According to Borrini, in the medieval era the decomposition process of a dead body was not well understood. When gravediggers were repeatedly called on to reopen mass graves for plague victims they would sometimes find bodies bloated by gas or with their fingernails and hair still growing. Sometimes they discovered blood leaking from their mouths, which led them to conclude that the corpses were somehow still alive.

Inflaming public opinion further, burial shrouds laid over the deceased would sometimes develop holes over the mouth area, caused by the activity of bacteria inside the mouth of the dead person. This left their bared teeth displayed and made it look like they had been eating through their shrouds. Vampires were sometimes referred to as “shroud eaters” as a result.

From observing or hearing these kinds of stories, medieval people who lived through the mass casualty events caused by European plague outbreaks  between the 14th and 17th centuries developed a complex mythology about vampires that has lived on in one form or another to the present day.

Face of the reconstructed Italian vampire with a brick inserted in her mouth. (Cicero Moraes / CC BY 4.0)

Vampire Legends of Medieval Europe

In its original formation, the vampire legend of medieval Europe claimed that these demonic creatures would intentionally spread the plague among the living to kill as many of them as possible. They would then feed off their flesh and blood once they were entombed underground.

The vampires wouldn’t really die from the plague themselves, but would pretend to, so they could be buried in mass graves beside the true victims. Supposedly, the vampire would gain great strength from their copious consumption of decaying human remains, which would reenergize them and allow them to rise from the dead to prey on the living once again.

The completed facial reconstruction of the “Italian vampire” unearthed in Venice. (Cicero Moraes / CC BY 4.0)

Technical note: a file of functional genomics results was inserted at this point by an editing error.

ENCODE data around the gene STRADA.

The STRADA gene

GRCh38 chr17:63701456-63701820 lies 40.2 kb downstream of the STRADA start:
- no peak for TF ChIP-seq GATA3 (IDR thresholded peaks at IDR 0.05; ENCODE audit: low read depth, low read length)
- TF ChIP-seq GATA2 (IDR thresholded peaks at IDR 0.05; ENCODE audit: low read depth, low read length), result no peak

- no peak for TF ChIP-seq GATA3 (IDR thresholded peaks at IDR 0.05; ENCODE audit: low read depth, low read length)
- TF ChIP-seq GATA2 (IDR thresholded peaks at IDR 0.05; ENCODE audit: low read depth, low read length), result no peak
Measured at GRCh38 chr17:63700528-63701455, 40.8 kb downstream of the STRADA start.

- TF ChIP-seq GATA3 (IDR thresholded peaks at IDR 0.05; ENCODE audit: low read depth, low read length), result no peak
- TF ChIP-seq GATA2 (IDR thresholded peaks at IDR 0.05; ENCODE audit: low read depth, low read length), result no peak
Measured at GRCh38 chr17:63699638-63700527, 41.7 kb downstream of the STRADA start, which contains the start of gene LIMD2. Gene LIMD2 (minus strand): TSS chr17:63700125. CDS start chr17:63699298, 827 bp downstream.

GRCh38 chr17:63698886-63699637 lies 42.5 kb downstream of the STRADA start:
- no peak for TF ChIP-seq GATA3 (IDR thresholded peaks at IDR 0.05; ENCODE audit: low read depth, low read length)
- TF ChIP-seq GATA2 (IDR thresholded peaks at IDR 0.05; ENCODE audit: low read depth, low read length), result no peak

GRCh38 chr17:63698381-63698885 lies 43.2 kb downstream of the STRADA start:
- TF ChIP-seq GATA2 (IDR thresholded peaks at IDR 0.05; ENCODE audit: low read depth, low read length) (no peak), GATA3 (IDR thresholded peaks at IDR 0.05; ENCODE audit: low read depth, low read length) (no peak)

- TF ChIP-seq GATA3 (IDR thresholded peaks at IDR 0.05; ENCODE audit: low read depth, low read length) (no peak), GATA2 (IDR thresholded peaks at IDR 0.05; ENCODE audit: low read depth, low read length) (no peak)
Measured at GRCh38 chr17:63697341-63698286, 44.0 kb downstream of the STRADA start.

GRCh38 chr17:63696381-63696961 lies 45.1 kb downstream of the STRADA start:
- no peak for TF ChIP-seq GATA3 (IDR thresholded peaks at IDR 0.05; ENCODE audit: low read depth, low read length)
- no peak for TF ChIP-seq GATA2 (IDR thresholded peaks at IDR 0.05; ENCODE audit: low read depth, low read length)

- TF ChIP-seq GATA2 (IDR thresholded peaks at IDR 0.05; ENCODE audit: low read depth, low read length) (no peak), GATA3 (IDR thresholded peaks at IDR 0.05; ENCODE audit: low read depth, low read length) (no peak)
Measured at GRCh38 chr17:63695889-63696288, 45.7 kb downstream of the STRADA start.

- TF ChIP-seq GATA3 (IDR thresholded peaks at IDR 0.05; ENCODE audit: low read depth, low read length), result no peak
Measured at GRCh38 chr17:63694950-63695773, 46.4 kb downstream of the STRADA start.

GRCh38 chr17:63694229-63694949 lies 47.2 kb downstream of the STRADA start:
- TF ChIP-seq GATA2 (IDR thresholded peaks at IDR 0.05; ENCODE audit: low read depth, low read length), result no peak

Once a vampire had been identified hiding among a group of real plague victims, the only way to stop the cycle of death and destruction was to make sure these inhuman monsters couldn’t consume their normal form of nourishment. “To kill the vampire you had to remove the shroud from its mouth, which was its food like the milk of a child, and put something uneatable in there,” said Borrini. “It’s possible that other corpses have been found with bricks in their mouths, but this is the first time the ritual has been recognized.”

It isn’t known how many medieval Europeans really believed in vampires. It is nevertheless clear that those responsible for the 16th-century Italian woman’s burial were among those who did. Their reasons for concluding that she was an Italian vampire are unclear, however, and without any written records from the time there will be no way to solve the mystery of what she did to provoke such an extreme judgment and equally extreme response.

Source: ancient-origins

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Bringing an Italian Vampire Back to Life (With a Brick in Her Mouth!)/Bringing an Italian Vampire Back to Life (With a Brick in Her Mouth!)/Bringing an Italian Vampire Back to Life (With a Brick in Her Mouth!)